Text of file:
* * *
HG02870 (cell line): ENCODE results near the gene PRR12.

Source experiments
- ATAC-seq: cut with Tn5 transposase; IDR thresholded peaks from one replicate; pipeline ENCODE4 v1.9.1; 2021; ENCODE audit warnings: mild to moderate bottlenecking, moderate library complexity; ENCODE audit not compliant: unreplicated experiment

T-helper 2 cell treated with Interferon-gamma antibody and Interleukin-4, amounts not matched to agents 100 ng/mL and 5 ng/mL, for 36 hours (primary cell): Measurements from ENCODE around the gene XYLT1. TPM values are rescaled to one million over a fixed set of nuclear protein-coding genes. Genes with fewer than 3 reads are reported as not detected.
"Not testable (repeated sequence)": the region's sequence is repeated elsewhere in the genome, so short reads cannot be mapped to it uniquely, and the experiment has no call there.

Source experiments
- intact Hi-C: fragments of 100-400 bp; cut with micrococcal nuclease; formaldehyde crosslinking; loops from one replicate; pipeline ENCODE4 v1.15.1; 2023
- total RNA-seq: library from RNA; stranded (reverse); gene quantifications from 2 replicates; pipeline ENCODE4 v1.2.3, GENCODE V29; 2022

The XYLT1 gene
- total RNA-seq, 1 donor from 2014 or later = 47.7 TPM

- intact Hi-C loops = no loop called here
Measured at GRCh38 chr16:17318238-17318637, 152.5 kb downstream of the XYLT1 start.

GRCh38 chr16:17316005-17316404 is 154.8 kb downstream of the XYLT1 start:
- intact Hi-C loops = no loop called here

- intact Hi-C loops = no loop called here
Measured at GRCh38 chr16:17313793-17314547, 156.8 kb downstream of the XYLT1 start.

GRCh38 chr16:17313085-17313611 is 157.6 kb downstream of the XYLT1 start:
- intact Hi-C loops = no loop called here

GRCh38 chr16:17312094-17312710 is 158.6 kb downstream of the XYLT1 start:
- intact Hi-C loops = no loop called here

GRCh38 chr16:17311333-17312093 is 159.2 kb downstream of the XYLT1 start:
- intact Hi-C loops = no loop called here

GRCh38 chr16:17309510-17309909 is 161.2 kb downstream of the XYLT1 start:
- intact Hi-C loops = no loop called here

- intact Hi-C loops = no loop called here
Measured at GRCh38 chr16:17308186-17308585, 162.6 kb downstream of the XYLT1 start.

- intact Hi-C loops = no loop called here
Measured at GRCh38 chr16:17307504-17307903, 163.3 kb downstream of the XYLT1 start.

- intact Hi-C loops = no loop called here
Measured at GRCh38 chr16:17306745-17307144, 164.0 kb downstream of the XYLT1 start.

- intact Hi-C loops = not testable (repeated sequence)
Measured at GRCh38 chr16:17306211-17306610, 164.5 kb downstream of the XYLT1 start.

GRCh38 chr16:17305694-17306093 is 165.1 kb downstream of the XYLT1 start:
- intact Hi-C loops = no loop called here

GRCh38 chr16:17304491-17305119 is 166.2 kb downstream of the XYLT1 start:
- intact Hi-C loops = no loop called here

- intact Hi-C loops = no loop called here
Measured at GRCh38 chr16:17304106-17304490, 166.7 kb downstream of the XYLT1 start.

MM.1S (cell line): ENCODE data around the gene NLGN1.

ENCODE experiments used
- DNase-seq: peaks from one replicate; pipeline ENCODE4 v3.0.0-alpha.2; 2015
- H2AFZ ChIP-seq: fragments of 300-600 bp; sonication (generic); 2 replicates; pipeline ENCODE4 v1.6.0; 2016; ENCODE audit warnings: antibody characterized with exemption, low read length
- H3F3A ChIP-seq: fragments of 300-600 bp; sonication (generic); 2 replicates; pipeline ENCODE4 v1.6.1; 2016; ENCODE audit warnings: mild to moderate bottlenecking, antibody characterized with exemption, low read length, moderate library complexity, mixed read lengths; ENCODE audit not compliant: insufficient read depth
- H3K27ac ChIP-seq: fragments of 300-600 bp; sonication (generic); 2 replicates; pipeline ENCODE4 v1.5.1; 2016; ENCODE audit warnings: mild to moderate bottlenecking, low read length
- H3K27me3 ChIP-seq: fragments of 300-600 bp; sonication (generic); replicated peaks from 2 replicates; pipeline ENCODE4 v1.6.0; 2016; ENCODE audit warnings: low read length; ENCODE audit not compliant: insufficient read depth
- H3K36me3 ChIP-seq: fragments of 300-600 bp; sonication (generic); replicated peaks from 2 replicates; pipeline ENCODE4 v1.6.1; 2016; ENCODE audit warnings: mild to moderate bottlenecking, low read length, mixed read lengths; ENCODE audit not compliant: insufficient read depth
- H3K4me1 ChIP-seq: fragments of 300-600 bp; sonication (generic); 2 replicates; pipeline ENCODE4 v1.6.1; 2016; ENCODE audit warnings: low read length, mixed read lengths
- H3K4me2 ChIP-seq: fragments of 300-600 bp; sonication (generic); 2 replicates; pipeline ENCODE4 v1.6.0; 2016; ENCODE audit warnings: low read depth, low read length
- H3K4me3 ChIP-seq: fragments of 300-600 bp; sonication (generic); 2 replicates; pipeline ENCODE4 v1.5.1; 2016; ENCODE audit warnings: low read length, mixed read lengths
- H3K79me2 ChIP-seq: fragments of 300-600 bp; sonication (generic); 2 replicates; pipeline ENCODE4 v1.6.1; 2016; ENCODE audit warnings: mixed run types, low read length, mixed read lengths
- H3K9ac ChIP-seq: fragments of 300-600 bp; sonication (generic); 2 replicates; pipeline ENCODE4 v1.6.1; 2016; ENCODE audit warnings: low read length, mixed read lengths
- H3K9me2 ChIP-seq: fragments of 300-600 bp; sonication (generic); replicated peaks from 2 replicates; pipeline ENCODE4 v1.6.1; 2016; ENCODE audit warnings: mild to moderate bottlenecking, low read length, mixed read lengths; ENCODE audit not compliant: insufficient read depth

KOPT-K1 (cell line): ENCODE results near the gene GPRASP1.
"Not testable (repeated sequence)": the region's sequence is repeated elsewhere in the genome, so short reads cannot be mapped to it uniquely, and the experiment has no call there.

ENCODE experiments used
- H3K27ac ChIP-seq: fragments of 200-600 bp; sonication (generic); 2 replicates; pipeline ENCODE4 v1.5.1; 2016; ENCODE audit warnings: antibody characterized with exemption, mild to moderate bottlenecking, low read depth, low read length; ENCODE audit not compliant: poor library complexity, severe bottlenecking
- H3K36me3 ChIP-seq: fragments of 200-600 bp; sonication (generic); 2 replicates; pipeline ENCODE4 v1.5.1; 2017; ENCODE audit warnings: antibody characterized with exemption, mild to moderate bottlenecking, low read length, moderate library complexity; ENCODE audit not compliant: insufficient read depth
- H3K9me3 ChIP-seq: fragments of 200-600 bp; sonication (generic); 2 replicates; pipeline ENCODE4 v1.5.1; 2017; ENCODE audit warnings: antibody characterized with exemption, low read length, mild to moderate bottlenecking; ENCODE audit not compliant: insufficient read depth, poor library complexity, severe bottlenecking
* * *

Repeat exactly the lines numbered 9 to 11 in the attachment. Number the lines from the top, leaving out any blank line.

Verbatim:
The XYLT1 gene
- total RNA-seq, 1 donor from 2014 or later = 47.7 TPM

- intact Hi-C loops = no loop called here